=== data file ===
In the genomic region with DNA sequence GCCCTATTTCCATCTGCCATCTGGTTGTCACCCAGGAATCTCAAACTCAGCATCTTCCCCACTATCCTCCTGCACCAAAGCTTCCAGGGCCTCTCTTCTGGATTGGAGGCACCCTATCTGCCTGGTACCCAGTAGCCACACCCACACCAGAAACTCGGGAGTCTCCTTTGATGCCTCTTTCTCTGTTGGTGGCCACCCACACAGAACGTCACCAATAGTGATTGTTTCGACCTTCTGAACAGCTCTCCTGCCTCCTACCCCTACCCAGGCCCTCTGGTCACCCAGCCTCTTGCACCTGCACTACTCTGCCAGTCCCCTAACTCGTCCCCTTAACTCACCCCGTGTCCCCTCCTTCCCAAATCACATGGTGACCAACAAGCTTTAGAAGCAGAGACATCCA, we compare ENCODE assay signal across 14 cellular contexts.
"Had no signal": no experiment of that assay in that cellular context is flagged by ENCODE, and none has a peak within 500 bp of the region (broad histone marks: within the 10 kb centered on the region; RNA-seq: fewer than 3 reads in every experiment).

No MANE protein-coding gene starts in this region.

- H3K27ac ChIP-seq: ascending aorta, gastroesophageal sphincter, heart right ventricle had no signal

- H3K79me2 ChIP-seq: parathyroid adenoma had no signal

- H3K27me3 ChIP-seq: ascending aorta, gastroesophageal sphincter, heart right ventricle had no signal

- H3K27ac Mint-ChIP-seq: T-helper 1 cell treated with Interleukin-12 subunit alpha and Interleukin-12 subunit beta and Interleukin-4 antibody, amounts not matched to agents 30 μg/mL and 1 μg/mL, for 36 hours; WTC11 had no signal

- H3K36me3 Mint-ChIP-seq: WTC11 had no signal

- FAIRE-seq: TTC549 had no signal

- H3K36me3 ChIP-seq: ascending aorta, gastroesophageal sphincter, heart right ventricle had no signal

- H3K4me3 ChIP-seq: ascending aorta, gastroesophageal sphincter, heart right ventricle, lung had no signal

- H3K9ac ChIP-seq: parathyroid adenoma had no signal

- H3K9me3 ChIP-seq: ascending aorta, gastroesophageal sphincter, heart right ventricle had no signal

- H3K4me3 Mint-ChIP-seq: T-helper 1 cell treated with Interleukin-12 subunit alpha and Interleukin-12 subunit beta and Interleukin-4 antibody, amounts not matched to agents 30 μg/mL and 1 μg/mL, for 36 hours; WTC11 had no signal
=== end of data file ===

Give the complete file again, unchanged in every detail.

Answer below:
In the genomic region with DNA sequence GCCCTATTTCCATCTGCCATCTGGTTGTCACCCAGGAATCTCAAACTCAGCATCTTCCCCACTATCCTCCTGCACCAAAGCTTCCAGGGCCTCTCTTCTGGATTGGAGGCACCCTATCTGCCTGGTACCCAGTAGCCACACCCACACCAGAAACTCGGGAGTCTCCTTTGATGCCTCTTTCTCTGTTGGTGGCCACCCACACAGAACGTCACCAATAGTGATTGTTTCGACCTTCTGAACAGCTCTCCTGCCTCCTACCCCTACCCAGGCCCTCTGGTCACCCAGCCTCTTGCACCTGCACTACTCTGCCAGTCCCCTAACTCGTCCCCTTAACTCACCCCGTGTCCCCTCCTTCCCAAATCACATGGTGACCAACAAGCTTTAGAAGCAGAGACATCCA, we compare ENCODE assay signal across 14 cellular contexts.
"Had no signal": no experiment of that assay in that cellular context is flagged by ENCODE, and none has a peak within 500 bp of the region (broad histone marks: within the 10 kb centered on the region; RNA-seq: fewer than 3 reads in every experiment).

No MANE protein-coding gene starts in this region.

- H3K27ac ChIP-seq: ascending aorta, gastroesophageal sphincter, heart right ventricle had no signal

- H3K79me2 ChIP-seq: parathyroid adenoma had no signal

- H3K27me3 ChIP-seq: ascending aorta, gastroesophageal sphincter, heart right ventricle had no signal

- H3K27ac Mint-ChIP-seq: T-helper 1 cell treated with Interleukin-12 subunit alpha and Interleukin-12 subunit beta and Interleukin-4 antibody, amounts not matched to agents 30 μg/mL and 1 μg/mL, for 36 hours; WTC11 had no signal

- H3K36me3 Mint-ChIP-seq: WTC11 had no signal

- FAIRE-seq: TTC549 had no signal

- H3K36me3 ChIP-seq: ascending aorta, gastroesophageal sphincter, heart right ventricle had no signal

- H3K4me3 ChIP-seq: ascending aorta, gastroesophageal sphincter, heart right ventricle, lung had no signal

- H3K9ac ChIP-seq: parathyroid adenoma had no signal

- H3K9me3 ChIP-seq: ascending aorta, gastroesophageal sphincter, heart right ventricle had no signal

- H3K4me3 Mint-ChIP-seq: T-helper 1 cell treated with Interleukin-12 subunit alpha and Interleukin-12 subunit beta and Interleukin-4 antibody, amounts not matched to agents 30 μg/mL and 1 μg/mL, for 36 hours; WTC11 had no signal